Then one day Maggie came to the group eager to discuss a remarkable experience she’d had the previous weekend at an EMDR training for professionals. At that time I’d heard only that EMDR was a new fad in which therapists wiggled their fingers in front of patients’ eyes. To me and my academic colleagues, it sounded like yet another of the crazes that have always plagued psychiatry, and I was convinced that this would turn out to be another of Maggie’s misadventures.
Maggie told us that during her EMDR session she had vividly remembered her father’s rape when she was seven—remembered it from inside her child’s body. She could feel physically how small she was; she could feel her father’s huge body on top of her and could smell the alcohol on his breath. And yet, she told us, even as she relived the incident she was able to observe it from the point of view of her twenty-nine-year-old self. She burst into tears: “I was such a little girl. How could a huge man do this to a little girl?” She cried for a while and then said: “It’s over now. I now know what happened. It wasn’t my fault. I was a little girl and there was nothing I could do to keep him from molesting me.”
I was astounded. I had been looking for a long time for a way to help people revisit their traumatic past without becoming retraumatized. It seemed that Maggie had had an experience as lifelike as a flashback and yet had not been hijacked by it. Could EMDR make it safe for people to access the imprints of trauma? Could it then transform them into memories of events that had happened far in the past?
Maggie had a few more EMDR sessions and remained in our group long enough for us to see how she changed. She was much less angry, but she kept that sardonic sense of humor that I enjoyed so much. A few months later she got involved with a very different kind of man than she’d ever been attracted to before. She left the group, announcing that she’d resolved her trauma, and I decided it was time for me to get trained in EMDR.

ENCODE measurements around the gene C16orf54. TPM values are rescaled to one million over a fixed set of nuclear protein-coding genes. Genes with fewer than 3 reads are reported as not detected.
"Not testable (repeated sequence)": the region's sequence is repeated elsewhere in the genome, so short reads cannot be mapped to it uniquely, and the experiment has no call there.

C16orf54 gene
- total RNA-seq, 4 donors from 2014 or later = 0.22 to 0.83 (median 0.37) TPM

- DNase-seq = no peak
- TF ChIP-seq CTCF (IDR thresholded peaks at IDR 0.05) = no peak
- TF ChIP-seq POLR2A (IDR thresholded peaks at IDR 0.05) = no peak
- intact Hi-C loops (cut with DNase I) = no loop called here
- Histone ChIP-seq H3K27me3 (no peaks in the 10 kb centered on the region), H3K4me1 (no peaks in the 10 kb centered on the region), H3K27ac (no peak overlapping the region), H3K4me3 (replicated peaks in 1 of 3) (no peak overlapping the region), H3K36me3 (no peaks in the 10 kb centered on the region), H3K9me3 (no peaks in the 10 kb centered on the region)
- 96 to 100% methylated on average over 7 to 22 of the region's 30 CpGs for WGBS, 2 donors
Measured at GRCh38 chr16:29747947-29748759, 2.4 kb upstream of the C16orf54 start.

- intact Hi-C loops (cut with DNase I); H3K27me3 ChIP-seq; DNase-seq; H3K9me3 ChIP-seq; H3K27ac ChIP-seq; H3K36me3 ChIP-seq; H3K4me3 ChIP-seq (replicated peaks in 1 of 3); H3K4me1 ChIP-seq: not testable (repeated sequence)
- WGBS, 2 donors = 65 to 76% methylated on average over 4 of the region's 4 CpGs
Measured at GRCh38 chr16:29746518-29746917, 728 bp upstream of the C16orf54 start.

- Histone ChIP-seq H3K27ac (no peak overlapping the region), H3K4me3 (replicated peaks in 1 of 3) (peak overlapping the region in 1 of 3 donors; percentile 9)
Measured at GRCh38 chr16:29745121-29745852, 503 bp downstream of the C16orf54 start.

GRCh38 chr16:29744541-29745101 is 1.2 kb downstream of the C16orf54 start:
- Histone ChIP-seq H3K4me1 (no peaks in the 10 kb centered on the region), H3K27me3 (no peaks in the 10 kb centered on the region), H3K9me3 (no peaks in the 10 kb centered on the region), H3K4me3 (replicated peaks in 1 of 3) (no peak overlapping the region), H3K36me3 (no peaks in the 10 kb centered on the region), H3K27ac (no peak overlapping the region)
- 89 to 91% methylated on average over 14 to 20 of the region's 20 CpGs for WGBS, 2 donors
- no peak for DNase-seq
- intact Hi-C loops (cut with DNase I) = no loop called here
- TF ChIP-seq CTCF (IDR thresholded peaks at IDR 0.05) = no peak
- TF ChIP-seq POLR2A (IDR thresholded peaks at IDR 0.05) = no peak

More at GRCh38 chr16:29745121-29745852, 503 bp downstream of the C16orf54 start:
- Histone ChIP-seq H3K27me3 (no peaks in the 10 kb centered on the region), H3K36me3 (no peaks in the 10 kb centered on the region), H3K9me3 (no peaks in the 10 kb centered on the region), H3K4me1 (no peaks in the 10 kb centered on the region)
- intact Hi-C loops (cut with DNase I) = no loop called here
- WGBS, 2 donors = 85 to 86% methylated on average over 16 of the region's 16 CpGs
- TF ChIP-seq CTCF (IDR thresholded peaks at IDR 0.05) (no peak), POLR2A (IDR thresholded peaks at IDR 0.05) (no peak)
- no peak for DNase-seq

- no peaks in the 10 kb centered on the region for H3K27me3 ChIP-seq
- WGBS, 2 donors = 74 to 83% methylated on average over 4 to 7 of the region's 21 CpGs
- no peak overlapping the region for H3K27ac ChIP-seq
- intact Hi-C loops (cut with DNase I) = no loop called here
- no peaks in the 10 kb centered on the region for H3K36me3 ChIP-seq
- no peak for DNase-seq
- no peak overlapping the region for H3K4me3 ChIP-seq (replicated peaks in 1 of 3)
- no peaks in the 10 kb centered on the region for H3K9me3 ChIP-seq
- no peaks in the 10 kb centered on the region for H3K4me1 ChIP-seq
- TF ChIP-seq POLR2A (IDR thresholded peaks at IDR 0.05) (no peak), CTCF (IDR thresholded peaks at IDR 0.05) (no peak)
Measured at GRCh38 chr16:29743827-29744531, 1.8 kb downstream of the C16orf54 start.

EMDR: FIRST EXPOSURES
Like many scientific advances, EMDR originated with a chance observation. One day in 1987 psychologist Francine Shapiro was walking through a park, preoccupied with some painful memories, when she noticed that rapid eye movements produced a dramatic relief from her distress. How could a major treatment modality grow from such a brief experience? How is it possible that such a simple process had not been noted before? Initially skeptical about her observation she subjected her method to years of experimentation and research, gradually building it into a standardized procedure that could be taught and tested in controlled studies.1
I arrived for my first EMDR training in need of some trauma processing myself. A few weeks earlier the Jesuit priest who was chair of my department at Massachusetts General Hospital had suddenly shut down the Trauma Clinic, leaving us scrambling for a new site and new funds to treat our patients, train our students, and conduct our research. At around the same time, my friend Frank Putnam, who was doing the long-term study of sexually abused girls that I discussed in chapter 10, was fired from the National Institutes of Health and Rick Kluft, the country’s foremost expert on dissociation, lost his unit at the Institute of the Pennsylvania Hospital. It might have all been acoincidence, but it felt as if my whole world was under attack.
My distress about the Trauma Clinic seemed like a good test for my EMDR trial. While I was following my partner’s fingers with my eyes, a rapid succession of fuzzy childhood scenes came to mind: intense family dinner-table conversations, confrontations with schoolmates during recess, throwing pebbles at a shed window with my older brother—all of them the sort of vivid, floating, “hypnopompic” images we experience when we slumber late on a Sunday morning, then forget the moment we fully awaken.
After about half an hour my fellow trainee and I revisited the scene in which my boss told me that he was closing my clinic. Now I felt resigned: “Okay, it happened, and now it’s time to move on.” I never looked back; the clinic later reconstituted itself and has thrived ever since. Was EMDR the sole reason I was able to let go of my anger and distress? Of course I’ll never know for certain, but my mental journey—through unrelated childhood scenes to putting the episode to rest—was unlike anything I had experienced in talk therapy.
What happened next, when it was my turn to administer EMDR, was even more intriguing. We rotated to a different group, and my new fellow student, whom I’d never met before, told me he wanted to address some painful childhood incidents involving his father, but he did not want to discuss them. I had never worked on anybody’s trauma without knowing “the story,” and I was annoyed and flustered by his refusal to share any details. While I was moving my fingers in front of his eyes, he looked intensely distressed—he began sobbing, and his breathing became rapid and shallow. But each time I asked him the questions that the protocol called for, he refused to tell me what came to his mind.